Senigallia cemetery is a monumental cemetery that dates back to the second half of the 19th century. It covers the slopes of one of the hills that surround the town and walking trough its rows is of visual and historic interest.
Imagine for a moment that you are on vacation in Senigallia. Leave for a few hours the crowded beach and drive your car to the hills that surround Senigallia, directed to the town of Corinaldo. After a very few miles turn right, leaving the main road, and reach the top of a small hill. You will see a little square with a lawn surrounded by trees and an ancient church: that is Santa Maria delle Grazie. Leave your car and go toward the church. On the left you will see a simple gate: it will be open. Walk past the gate and follow the road around the church. You are walking in a little wood called Selva delle Grazie. After nearly fifty meters you will walk past another gate: now you are in the Senigallia cemetery. Senigallia cemetery is an example of 19th century monumental cemetery such as those of Milan, Turin, Naples. It is less rich and more chaotic than those cemeteries, but interesting nonetheless, if you consider its troubled history and the meager means that a small town like Senigallia had to build it. The cemetery covers the whole hill beneath you, but the actual size is hidden behind trees and tombs. You will see the oldest part of the cemetery, with terraces on the hillside slopes divided by a grid of small roads. The original layout was of rectangular fields with graves at the center and monumental tombs on the borders. As times went by, lack of burial space forced to fill the fields with individual or family tombs. Moreover some of the older tombs were demolished and rebuilt. So you will see ancient and modern tombs mixed together. If you come here in the early morning or at noon, you will probably be the only visitor. Take your time, wander through its rows walking slowly and looking at the details. You will discover its visual interest, its historic interest, its human interest.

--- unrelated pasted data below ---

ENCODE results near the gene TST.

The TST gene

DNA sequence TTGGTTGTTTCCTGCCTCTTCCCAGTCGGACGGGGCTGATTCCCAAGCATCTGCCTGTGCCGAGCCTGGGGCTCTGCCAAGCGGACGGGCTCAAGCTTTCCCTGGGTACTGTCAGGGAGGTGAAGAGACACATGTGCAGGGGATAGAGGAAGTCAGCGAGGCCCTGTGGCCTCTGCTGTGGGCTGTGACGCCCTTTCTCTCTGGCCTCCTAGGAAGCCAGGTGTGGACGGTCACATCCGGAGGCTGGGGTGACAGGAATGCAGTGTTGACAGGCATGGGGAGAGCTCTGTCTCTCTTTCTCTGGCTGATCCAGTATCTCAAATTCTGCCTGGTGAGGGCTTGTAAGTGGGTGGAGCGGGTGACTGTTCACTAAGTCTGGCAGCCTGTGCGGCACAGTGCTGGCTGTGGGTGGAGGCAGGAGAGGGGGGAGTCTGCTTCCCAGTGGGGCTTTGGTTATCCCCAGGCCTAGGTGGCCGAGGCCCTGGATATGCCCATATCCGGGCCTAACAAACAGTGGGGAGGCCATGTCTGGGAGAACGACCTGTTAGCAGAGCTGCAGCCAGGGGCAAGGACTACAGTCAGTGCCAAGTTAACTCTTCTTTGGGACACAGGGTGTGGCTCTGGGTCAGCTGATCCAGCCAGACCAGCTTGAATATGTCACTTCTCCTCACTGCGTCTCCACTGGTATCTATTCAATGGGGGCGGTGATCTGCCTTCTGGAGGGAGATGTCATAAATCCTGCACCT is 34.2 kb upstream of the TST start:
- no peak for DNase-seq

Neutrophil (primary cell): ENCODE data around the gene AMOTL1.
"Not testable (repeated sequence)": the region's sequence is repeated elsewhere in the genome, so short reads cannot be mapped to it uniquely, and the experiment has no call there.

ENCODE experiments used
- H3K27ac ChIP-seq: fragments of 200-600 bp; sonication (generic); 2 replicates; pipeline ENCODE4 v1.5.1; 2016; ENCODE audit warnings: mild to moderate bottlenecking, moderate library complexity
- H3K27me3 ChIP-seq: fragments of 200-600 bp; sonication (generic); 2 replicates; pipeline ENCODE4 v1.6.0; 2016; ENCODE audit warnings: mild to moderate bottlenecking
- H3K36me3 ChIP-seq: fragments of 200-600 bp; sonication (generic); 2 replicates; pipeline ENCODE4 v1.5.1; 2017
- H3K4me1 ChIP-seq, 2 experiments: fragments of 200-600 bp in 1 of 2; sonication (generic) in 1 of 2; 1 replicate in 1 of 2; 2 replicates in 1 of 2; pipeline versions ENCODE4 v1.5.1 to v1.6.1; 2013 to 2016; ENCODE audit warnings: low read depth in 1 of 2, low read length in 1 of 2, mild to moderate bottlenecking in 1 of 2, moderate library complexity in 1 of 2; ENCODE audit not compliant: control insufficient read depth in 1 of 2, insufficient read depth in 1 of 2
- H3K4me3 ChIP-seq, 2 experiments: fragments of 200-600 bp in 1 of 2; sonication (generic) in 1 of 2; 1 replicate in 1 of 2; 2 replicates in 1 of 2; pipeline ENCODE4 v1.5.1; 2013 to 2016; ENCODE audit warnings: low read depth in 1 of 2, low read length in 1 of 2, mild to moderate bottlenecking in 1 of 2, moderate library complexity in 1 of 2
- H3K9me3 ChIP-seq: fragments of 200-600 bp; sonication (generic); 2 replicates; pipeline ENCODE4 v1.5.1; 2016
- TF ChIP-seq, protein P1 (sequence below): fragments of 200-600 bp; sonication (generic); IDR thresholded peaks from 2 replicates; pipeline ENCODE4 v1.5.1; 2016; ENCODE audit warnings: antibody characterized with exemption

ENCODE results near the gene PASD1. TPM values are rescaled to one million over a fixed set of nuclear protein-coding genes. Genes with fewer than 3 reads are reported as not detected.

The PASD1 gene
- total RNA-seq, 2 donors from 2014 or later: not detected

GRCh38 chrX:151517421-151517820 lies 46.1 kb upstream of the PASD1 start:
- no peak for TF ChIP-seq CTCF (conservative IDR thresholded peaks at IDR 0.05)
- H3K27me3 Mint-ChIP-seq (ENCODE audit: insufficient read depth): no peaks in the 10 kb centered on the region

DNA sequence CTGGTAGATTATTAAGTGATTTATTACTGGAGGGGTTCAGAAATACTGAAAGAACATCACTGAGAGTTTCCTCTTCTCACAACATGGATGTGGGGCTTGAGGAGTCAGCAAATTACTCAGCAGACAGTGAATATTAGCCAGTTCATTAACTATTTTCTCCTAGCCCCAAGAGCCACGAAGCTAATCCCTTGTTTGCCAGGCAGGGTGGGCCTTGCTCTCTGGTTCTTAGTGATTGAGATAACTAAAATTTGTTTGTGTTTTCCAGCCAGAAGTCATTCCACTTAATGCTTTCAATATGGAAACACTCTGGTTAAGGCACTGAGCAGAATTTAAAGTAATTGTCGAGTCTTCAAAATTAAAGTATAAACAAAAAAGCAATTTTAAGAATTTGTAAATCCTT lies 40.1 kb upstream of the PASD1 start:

I myself wandered through the old part of the Senigallia cemetery in a hot summer day. The photos in this book gives a glimpse of what I saw and of what you could see. The themes in which I divided the photos are a suggestion for you to start your exploration. They certainly don't exhaust the visual opportunities of the cemetery.
- Colombarium: a columbarium is a place for the respectful and usually public storage of cinerary urns (i.e. urns holding a deceased’s cremated remains). The term comes from the Latin columba (dove) and originally referred to compartmentalized housing for doves and pigeons. The colombarium located in this part of the cemetery dates back to the the first years of the 20th century, and it shows. The conditions are poor and many niches are no more maintained. But you will find images that takes you back to another era and some clues that somebody still care about these old tombs.
- Mausoleums: mausoleums act as both monument and place of interment, usually for well-off families. I was fascinated by their gates, especially by those of the oldest mausoleums: their forms, their styles, their conditions.
- Flowers and Plants: flowers and plants are used to grace the tomb and honor the loved ones. But sometimes they are forgotten and parched by the time and by the heat.
- Decorations: simple as a crying woman. Complex and with many symbols. One of the most interesting aspects of Senigallia cemetery.